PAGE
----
If You Were a Serial Killer, You’d Probably be BTK
Dennis Rader named his ‘Sparky’, while ‘Petey’ is what I named mine. And neither of us cared much for being interrupted by the damn telephone. Undoubtedly he was the healthiest psychologically of any prolific serial killer I’ve ever come across (if a well-adjusted personhood is considered some kind of ideal), again putting him within handshaking distance across the aisle from myself. He distinctly did not like body count on a project by project basis, preferring to concentrate on only one victim though he sometimes didn’t get what he wanted, and moreover the signs were there that his dark and light aspects were integrating while he was still on the loose. He was remembered as a nice guy during his most murderous period, and as a complete asshole only once his murders had all but stopped. Sports fans know that the earlier they start, the higher their peak will tend, and Rader was late onset, never in practice enough to ever get past being lovably bungling at killing (although he had his trumps) and virtually hung it up altogether on his own, much like Ted Kacyzinski.
Yes, he continued in his halfhearted way to elude the authorities to the end, but only after progressively stacking the game in the cops’ favor as he approached the point of feeling that he would get more out of the notoriety of being found out than he would out of killing more people anonymously, especially since the public wasn’t with-it enough to add his most recent kills to the legacy of BTK. Without his direct input no one would ever know that he had made it to double digits, not that anyone was counting.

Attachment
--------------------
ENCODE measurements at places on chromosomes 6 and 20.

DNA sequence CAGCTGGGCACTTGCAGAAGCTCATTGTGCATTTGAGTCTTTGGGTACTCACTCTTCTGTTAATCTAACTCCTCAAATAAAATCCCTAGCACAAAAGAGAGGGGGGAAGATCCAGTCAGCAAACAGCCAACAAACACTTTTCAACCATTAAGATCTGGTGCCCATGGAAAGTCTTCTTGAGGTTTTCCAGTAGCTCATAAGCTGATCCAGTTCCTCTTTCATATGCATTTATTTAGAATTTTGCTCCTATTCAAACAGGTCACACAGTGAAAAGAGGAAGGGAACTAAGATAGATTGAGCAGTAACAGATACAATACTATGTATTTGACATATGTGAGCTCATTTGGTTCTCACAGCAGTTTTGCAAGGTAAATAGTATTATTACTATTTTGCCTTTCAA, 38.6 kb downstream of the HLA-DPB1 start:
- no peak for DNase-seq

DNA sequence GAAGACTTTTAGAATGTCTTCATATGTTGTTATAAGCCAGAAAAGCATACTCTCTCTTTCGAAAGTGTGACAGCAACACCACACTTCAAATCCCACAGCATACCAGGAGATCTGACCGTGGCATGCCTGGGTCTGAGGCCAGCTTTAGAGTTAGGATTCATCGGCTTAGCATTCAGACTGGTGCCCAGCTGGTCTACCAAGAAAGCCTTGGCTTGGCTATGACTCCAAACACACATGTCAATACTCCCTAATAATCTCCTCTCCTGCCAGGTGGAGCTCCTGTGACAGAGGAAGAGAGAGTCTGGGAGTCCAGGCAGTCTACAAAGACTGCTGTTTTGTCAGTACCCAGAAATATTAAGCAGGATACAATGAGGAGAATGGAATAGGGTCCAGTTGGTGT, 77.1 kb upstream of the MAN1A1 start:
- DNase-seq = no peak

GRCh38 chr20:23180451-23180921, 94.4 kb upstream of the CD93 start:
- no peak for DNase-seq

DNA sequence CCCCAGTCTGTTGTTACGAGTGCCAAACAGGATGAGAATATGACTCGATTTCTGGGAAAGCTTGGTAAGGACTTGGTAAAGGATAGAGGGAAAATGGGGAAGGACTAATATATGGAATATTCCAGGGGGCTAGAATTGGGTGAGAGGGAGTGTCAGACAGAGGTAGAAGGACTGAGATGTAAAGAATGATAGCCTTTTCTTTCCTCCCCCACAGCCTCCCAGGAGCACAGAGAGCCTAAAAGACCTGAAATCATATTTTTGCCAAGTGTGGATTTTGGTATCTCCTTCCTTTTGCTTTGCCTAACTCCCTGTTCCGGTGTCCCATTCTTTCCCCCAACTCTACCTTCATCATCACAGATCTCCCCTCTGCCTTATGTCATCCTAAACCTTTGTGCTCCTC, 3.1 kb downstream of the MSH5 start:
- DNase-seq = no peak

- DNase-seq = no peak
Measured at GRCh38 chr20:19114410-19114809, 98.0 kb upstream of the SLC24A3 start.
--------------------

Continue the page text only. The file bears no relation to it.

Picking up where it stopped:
Yes, Dennis Rader, you had to draw them a picture. And yes, you had to be persistent in calling people up and saying “Hi, I’m BTK”, as any telemarketer must after being hung up on, again.
(By the way, do you know what the ‘T’ for ‘torture’ meant to Mr. Bind them, Torture them, Kill them? There was nothing medieval about it. All it meant was allowing a breather while strangling, because strangling/killing’s hard work.)
Lieutenant Ken Landwehr didn’t play Cops and Robbers fair, either as a kid or adult. As a child he’d walk away whenever it was someone else’s turn to play the Good Guy for once; all of his playmates had to stay consigned to their Bad Guy boxes if they wanted to have any fun. Likewise, telling BTK that correspondence via floppy disk couldn’t be traced, when BTK had kindly asked Landwehr to be honest, was a case of unsportsmanlike conduct.
When I was an adolescent I had an imaginary friend name of Ronnie who killed three people while I sat in the getaway car, and who later negotiated a conditional surrender to a General Sanford, his nation’s top cop. Sanford was a gentleman:
The titans came together in the same room, no guards poised to take Ronnie by force. Sanford, always the sportsman, agreed it must be this way.
Ronnie surrendered on his own terms, the General got a benny in the process that he hadn’t dreamed of beforehand, the two of them went out for beers, and ultimately everyone lived happily ever after. I’m convinced nowadays that all of us essentially use the same playbook, and I’m not so sure it was cosmically wise to deviate from the script.
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